Inside the 'Be Marlboro' parties Philip Morris throws for teenagers -- but doesn't want you to know about

Smoking is deadly, but Philip Morris International and Marlboro still want to push its tobacco products onto trendy and attractive teenagers around the world.

The company does so by throwing “Be Marlboro” parties in over 60 countries to promote the brand using sex, fun, and risk-taking, a spokesperson for the non-profit Tobacco-Free Kids.

The parties are not held in the United States.

You can sign a petition to stop Marlboro, and these parties, here.

Smoking is bad for you. This is not news. But tobacco companies like Philip Morris International and its brands like Marlboro still have to find ways to sell to younger markets, especially outside the US where advertising and smoking laws are less stringent.

The answer? 'Be Marlboro' parties held in over 60 countries, and marketed specifically to teenagers.

'Be Marlboro' parties are elaborate events aimed at enticing youth to smoke Marlboro cigarettes.

The parties are filled with beautiful young people, a non-profit called 'Tobacco Free Kids' says. TFK also points out that there is no mention of 'Be Marlboro' parties on Philip Morris' website.

Marlboro-branded signs that say 'I Will Be Famous,' and 'Don't Be A Maybe' are everywhere.

The parties are held at trendy night clubs, on beautiful beaches, and at outdoor concert venues.

'They feature attractive dancers in Marlboro gear, DJs, beer pong and a huge array of activities with the same message: Be a Marlboro smoker,' Tobacco-Free Kids explains.

Marlboro holds parties in over 60 countries, though not in the United States.

Promo videos of 'Be Marlboro' parties promise free drinks and free cigarettes for attendees.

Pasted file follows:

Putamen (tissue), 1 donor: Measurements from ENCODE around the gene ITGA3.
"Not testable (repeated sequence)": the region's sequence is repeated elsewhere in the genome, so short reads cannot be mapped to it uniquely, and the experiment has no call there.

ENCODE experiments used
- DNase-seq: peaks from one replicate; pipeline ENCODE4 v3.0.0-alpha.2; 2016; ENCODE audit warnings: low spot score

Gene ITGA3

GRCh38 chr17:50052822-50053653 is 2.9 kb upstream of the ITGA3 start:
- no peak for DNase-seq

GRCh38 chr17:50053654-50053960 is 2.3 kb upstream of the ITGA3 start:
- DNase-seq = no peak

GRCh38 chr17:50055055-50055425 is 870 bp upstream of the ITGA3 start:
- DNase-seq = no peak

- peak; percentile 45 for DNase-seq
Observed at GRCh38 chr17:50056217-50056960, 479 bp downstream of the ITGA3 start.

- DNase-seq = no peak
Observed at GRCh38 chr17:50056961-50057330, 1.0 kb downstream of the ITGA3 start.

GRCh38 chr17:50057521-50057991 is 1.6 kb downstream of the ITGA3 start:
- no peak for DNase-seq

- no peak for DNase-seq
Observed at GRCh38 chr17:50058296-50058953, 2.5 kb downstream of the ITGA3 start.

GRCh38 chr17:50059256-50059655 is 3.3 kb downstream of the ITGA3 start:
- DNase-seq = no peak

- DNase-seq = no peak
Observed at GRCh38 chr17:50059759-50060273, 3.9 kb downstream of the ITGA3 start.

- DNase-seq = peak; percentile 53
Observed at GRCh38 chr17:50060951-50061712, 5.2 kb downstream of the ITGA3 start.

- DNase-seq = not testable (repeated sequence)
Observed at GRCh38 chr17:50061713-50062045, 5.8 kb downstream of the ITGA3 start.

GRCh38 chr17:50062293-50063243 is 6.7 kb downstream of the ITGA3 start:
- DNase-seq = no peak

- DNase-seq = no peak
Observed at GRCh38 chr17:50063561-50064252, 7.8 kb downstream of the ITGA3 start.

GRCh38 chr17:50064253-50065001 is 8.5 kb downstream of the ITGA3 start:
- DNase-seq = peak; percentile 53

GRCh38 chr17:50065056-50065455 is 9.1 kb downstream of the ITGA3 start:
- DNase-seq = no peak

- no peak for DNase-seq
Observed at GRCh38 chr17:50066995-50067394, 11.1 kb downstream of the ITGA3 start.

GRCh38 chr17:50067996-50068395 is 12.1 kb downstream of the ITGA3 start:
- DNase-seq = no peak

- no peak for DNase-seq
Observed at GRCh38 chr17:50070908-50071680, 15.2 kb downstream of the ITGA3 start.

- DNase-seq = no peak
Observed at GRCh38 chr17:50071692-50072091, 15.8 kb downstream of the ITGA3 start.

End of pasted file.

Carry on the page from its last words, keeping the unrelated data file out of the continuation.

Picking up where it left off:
But Philip Morris International doesn't want you to see the videos. Tobacco-Free Kids points out that a lot of the videos had been taken down in the recent weeks.

But screengrabs taken prior to those deleted videos show that PMI and Marlboro were eager to put its name and brand on anything it could.

In video footage from a 'Be Marlboro' party in Indonesia, a Philip Morris executive tells viewers 'the party is an event that delivers the Marlboro message. We're inviting people who want to boost their confidence and giving them ways to do it.'

But that party video was removed from Vimeo as well.

Some signs from the parties.

This one says 'I WILL PARTY ALL NIGHT' with the Marlboro logo.

Smoking in selfies is encouraged, of course.

PMI is eager to get young kids believing Marlboro = Fun.

At an explicit party in Moldova, Tobacco-Free Kids tells Business Insider the party featured a topless female dancer.

StopMarlboro.org is fighting back these parties with facts. 250 million kids and teens alive today will die from tobacco-related disease.

Philip Morris International spent $7 billion in 2014 alone on marketing and advertising.

PMI and Marlboro knows sex and partying are big sells to teens, and it's taking advantage of that.

Encouraging risk-taking also sells.

Tobacco-Free Kids and the Stop Marlboro campaign created a map that shows where you can find 'Be Marlboro' advertising.

Here's that map.

Marlboro continues to claim it does not 'market to teens.'

Tobacco-Free Kids and Stop Marlboro encourage you to be the judge of that.

The 'Stop Marlboro' petition has 60,000 signatures on it so far, urging the tobacco company to end the 'Be Marlboro' campaign.

'Philip Morris continues to expand the campaign, threatening the health of millions of young people across the world,' the petition reads.

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